These effects of Trump’s Paris exit will surprise you
Winners and losers may not be so clear cut
While oil, coal and natural gas companies would seem to be clear winners from Trump’s decision to pull the US out of the Paris climate accord, that is not the whole story.
Spencer Jakab at the Wall Street Journal argues that ExxonMobil and ConocoPhillips may actually lose out due to the move. Exxon, for one, stood to benefit from several elements of the accord, specifically, the deal hurt oil more than natural gas – Exxon is only the sixth largest producer of oil, but the largest of natural gas. The rules also hurt smaller competitors more, potentially giving even more advantages to big players.
Jakab also plays down the media furor over the decision’s environmental impact:
“The Rhodium Group calculates that the U.S. still will come close to a 17% reduction in greenhouse gas emissions as soon as 2020, though it predicts no more significant progress in the remaining five years. The U.S. Energy Information Administration projected shortly before Mr. Obama took office that greenhouse gas emissions would rise by about 1% a year in the next several years, but they fell sharply. Very little of that had to do with Mr. Obama’s decisions.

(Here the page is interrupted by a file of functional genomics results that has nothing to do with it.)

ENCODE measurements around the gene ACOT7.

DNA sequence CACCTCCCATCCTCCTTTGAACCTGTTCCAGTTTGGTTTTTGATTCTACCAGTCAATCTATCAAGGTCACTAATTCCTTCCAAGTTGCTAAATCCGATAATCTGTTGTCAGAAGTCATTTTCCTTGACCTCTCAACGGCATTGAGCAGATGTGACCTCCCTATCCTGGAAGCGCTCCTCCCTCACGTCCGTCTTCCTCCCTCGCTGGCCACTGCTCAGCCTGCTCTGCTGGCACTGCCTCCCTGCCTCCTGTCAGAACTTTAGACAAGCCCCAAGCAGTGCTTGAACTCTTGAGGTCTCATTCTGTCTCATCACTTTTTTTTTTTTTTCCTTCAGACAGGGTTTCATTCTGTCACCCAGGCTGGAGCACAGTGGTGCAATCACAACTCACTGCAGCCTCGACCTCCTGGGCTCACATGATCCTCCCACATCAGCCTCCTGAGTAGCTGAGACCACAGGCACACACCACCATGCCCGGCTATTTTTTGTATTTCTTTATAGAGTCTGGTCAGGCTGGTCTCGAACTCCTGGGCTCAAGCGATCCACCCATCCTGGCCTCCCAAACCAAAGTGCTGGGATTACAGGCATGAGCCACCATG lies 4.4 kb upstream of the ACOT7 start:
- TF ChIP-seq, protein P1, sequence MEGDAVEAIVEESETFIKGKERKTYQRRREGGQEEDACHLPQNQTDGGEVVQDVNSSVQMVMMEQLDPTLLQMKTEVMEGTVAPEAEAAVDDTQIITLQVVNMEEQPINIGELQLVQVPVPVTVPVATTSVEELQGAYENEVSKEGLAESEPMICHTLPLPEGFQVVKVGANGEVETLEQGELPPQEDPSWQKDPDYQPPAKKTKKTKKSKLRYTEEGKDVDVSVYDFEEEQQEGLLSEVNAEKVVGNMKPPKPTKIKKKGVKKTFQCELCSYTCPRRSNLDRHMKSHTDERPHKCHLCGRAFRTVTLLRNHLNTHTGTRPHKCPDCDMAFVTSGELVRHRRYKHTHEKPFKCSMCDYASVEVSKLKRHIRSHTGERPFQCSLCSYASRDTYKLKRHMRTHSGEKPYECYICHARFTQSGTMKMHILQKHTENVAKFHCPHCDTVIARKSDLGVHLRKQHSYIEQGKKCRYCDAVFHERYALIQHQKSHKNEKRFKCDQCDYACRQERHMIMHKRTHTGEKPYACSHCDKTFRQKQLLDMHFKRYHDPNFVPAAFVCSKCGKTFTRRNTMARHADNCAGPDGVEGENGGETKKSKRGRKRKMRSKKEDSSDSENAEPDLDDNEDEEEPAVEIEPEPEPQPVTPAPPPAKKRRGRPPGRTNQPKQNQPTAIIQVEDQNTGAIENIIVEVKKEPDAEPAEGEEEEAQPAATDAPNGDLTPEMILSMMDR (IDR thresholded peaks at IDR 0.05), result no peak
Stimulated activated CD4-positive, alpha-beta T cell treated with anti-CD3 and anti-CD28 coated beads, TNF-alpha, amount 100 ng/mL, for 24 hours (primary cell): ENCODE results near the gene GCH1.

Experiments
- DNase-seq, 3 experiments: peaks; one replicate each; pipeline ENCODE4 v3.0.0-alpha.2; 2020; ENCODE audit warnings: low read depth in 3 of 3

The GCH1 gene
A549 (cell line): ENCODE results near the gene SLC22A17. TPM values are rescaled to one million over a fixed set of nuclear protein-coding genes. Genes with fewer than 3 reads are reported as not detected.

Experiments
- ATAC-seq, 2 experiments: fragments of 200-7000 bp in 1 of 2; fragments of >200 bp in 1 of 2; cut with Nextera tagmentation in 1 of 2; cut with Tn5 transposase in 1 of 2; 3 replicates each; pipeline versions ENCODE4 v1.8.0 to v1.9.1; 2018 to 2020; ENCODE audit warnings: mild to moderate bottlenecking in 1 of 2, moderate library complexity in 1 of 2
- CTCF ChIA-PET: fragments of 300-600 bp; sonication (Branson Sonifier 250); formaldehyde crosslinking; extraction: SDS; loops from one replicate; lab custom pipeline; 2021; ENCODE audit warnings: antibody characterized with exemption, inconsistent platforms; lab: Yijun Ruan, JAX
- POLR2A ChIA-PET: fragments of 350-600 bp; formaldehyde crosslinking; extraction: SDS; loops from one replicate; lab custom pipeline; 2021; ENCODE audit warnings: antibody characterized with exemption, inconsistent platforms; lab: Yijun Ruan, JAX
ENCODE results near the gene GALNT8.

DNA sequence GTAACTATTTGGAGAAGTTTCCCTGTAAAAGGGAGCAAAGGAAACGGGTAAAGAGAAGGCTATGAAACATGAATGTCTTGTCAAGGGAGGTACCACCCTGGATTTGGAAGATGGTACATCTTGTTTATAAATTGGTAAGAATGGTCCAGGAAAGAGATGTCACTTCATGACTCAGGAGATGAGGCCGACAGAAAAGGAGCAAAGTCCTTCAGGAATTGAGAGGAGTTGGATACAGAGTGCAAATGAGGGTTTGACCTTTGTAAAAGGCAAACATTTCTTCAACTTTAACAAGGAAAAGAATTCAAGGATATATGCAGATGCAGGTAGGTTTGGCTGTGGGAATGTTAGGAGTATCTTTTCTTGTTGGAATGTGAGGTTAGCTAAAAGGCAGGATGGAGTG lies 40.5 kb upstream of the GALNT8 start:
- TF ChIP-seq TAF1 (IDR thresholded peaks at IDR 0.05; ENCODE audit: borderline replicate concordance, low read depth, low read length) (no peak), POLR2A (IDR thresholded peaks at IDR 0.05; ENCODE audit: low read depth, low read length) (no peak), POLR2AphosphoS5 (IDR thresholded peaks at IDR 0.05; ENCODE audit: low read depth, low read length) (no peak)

Other policies will do relatively little to meet climate goals compared with the amount of media attention they receive. For example, state and federal tax breaks encourage sales of electric vehicle, but they are just 1% of all passenger vehicles sold today and on their current pace would reach 5% in 2025. Even if they were to do much better and reach 5% of all vehicles on the road by 2025, the reduction in total U.S. greenhouse gas emissions would be about half of 1%, holding all else equal.”